History Hunters

Blossoms Inn

30 Gresham Street, London EC2V 7PG

Sam Boggia

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Temple under excavations at 56 Gresham Street.

There have been many interesting archaeological discoveries that provide examples of the history of immigration and changes in society in London, and the site of Blossoms Inn has provided some good examples of these. The earliest evidence for human activity on this site was found during an archaeological excavation ten years ago, when Neolithic (early Stone Age) pottery and flint flakes were found. The pottery was nearly 5000 years old and is a very rare find for the City of London. Many centuries later, during the Roman period, the area was used as a quarry for building materials and as a place for burials. In one corner of the site, the archaeologists found a life-size bronze arm cut from a statue. About 1900 years ago, buildings were established here, and in another area of the site, what might be a Roman temple has been identified.

The most famous archaeological find from this site is a Roman water-lifting mechanism, which was found in a well that went out of use at about the same time as the possible temple was built. Wooden boxes were linked by chains and lifted by a wheel, bringing water out of the well. Another later version of this water-lifter was also found on the site, made from wrought iron and oak buckets, which could have lifted far more water. The building that would have covered this well burnt down in the second century AD. Gradually the site went out of use, until London was abandoned in the early fifth century AD.

The street plan you can see today began between AD 900 – 1000 when people began to move back into the old City of London. We can see this in the archaeological evidence, as buildings and pits from this period were excavated at the Blossoms’ Inn site. More alleyways and buildings were built, and medieval pottery jugs, floor tiles, bowls and spoons have been found. The most important and rare medieval find is a 13th century mikveh, a Jewish ritual bath which would have been used by women after childbirth and by men before religious ceremonies. It was an important part of Jewish community life and can now be seen at the Jewish Museum in Camden. The mikveh was abandoned in 1290 when Edward I expelled the Jewish community from England. At this time it was in a house occupied by Moses Crespin, who had inherited it from his father Joseph. Properties belonging to Jews were confiscated and this one was passed to Martin Ferruant (Museum of London 2010).

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The mikveh being excavated. (Museum of London)

There is documentary evidence of a Jewish quarter in the City of London from 1128 (Ackroyd 2000, 705), although the residents of this area were not full citizens or freemen of London. The quarter is marked in names such as Old Jewry, where the great synagogue was, and St Lawrence Jewry Church on Gresham Street. Jewish residents in the City were only permitted to lend money; no other trade was allowed them and they were dependent on royal protection (Porter 2000, 36). The community was also subject to vicious attacks, for example in 1189 when their houses were burned and the residents were caught inside or attacked on the streets. Other attacks followed and in 1272 hundreds of Jewish people were hanged on suspicion of adulterating coinage. Kings needed to borrow money from the Jews, as “ursury”, or lending money with interest, was forbidden to Christians. When wealthier French and Italian financiers arrived in England, Jews were not so useful to King Edward I, who outlawed ursury in 1275. This led to the 1290 expulsion of all Jewish people, and (Ackroyd 2000, 705-6)the Jewish community was not officially allowed to live in the City again until 1656 when they were invited back by Oliver Cromwell.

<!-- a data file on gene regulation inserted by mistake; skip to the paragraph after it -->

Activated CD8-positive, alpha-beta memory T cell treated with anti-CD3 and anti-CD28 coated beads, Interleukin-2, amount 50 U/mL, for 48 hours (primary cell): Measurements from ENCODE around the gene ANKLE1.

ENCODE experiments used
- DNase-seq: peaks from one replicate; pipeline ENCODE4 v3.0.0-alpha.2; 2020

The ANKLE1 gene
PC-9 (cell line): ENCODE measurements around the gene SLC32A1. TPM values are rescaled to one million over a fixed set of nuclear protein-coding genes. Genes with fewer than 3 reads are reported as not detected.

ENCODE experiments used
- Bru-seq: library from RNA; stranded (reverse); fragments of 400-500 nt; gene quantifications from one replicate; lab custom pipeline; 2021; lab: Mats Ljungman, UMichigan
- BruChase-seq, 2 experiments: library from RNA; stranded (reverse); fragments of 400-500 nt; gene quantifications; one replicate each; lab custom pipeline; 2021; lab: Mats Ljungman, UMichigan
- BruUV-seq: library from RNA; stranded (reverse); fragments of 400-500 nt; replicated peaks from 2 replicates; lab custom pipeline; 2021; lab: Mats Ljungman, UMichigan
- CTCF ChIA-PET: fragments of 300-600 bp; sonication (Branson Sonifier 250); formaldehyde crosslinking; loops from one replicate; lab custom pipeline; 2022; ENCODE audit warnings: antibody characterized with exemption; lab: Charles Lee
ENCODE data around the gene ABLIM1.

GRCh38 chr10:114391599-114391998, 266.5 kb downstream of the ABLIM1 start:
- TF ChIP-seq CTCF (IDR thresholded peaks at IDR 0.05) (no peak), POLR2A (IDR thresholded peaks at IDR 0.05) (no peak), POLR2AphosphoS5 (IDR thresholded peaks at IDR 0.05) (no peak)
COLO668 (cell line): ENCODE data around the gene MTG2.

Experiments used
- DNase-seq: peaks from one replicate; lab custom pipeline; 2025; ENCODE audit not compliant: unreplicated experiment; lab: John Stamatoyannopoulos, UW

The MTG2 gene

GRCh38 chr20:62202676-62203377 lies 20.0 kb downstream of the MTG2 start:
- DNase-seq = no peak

After the expulsion of the Jews, the houses on this site became Blossoms Inn which stood at this site from at least 1374 until 1855. The name Blossom’s Inn probably comes from Nicholas Blosme who held the site in 1345. In John Stow’s survey of London it was noted that “there is one large inn for receipt of travellers, called ‘Blossoms Inn,’ but corruptly ‘Bosoms Inn,’ and hath for a sign ‘St. Lawrence, the Deacon,’ in a border of blossoms or flowers.” This was one of the great City inns set apart for Charles V.‘s suite, when he came over to visit Henry VIII in 1522. At the sign of “St. Lawrence Bosoms” twenty beds and stabling for sixty horses were ordered.” This inn was a lively, bustling place from Medieval to the Victorian times. It was a destination for many coaches from towns such as Brighton, Windsor and Stoke on Trent. Warehousing was also available here and in the late 15th century was used for selling lead, nails and woolen worsted cloth, contrary to City of London regulations, and the trade was ordered to be moved to Leadenhall Market (British History Online, 2010).

There is now no evidence of the busy inn or of the Jewish or Roman occupants on the site itself but finds can be seen in the Museum of London and the Jewish Museum.

References:
Ackroyd, P. 2000. London the Biography. London: Chatto and Windus

British History Online 2010 From: ‘Cheapside: Northern tributaries (continued)’, Old and New London: Volume 1 (1878), pp. 374-383. URL: http://www.british-history.ac.uk/report.aspx?compid=45051&strquery=Blossoms Inn [Date accessed: 19 September 2010].

Museum of London 2010 URL: http://molas.org.uk/pages/siteDetails.asp?siteid=ght00&sectionofLondon2010=3 [Date accessed: 19 September 2010].

Porter, R. 2000. London: A Social History. London: Penguin

History Hunters’ photos from Blossoms Inn: